“Journalism is not a crime,” chanted several hundred people gathered outside the central Istanbul court to protest against the prosecution of 17 writers, executives and lawyers of the secularist Cumhuriyet newspaper.

The trial coincides with an escalating dispute with Germany over the arrest in Turkey of 10 rights activists, including one German, as part of a crackdown since last year’s attempted coup against Erdogan.

Turkish prosecutors are seeking up to 43 years in jail for newspaper staff accused of targeting Erdogan through “asymmetric war methods”.

“I am not here because I knowingly and willingly helped a terrorist organisation, but because I am an independent, questioning and critical journalist,” one of the defendants, columnist Kadri Gursel, told the court.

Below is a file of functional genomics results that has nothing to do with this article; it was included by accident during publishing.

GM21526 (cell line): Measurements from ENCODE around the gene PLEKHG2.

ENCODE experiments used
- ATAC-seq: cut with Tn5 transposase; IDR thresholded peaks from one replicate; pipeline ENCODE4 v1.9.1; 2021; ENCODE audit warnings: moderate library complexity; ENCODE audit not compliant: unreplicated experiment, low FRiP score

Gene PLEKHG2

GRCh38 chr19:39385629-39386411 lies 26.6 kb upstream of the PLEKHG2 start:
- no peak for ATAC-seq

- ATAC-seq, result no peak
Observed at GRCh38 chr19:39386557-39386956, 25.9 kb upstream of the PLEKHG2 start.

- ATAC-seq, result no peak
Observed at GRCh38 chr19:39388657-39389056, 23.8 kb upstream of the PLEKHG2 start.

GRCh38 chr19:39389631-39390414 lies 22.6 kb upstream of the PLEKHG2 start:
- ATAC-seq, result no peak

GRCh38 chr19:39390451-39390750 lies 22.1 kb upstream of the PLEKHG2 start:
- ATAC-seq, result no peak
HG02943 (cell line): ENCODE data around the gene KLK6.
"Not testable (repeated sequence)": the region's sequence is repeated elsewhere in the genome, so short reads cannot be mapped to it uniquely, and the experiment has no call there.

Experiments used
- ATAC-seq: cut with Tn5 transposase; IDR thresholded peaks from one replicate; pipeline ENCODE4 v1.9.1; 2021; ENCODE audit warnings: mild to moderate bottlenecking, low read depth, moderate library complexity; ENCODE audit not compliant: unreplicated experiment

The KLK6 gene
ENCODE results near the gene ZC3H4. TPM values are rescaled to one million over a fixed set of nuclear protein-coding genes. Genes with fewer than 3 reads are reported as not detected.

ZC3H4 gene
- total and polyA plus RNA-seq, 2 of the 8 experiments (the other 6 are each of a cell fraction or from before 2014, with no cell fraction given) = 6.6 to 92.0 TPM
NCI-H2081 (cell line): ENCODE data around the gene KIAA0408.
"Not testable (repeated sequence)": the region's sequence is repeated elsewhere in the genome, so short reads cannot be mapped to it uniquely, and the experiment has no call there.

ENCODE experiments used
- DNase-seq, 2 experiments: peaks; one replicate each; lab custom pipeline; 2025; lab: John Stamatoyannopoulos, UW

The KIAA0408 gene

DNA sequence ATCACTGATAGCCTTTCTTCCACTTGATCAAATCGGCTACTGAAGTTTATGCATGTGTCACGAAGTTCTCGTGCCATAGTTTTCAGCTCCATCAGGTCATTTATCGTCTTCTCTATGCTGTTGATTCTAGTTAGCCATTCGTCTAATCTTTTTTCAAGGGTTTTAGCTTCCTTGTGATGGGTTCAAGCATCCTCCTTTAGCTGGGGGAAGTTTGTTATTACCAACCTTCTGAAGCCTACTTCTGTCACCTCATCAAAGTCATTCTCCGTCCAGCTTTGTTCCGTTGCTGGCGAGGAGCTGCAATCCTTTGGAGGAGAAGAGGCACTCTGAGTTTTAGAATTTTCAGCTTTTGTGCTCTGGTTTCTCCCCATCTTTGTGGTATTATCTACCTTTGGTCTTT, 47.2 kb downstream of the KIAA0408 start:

Gursel, who, along with editor Murat Sabuncu and other senior staff, has been in pre-trial detention for 267 days, was prevented from hugging his son in the courtroom by security guards, the newspaper said on its website.

The 324-page indictment alleges Cumhuriyet was effectively taken over by the network of U.S.-based cleric Fethullah Gulen, blamed for the failed putsch last July, and used to “veil the actions of terrorist groups”.

Gulen has denied any involvement in the coup.

The newspaper is also accused of writing stories that serve “separatist manipulation”.

Other defendants include Ahmet Sik, who once wrote a book critical of Gulen’s movement. Former editor Can Dundar, who is living in Germany, is being tried in absentia.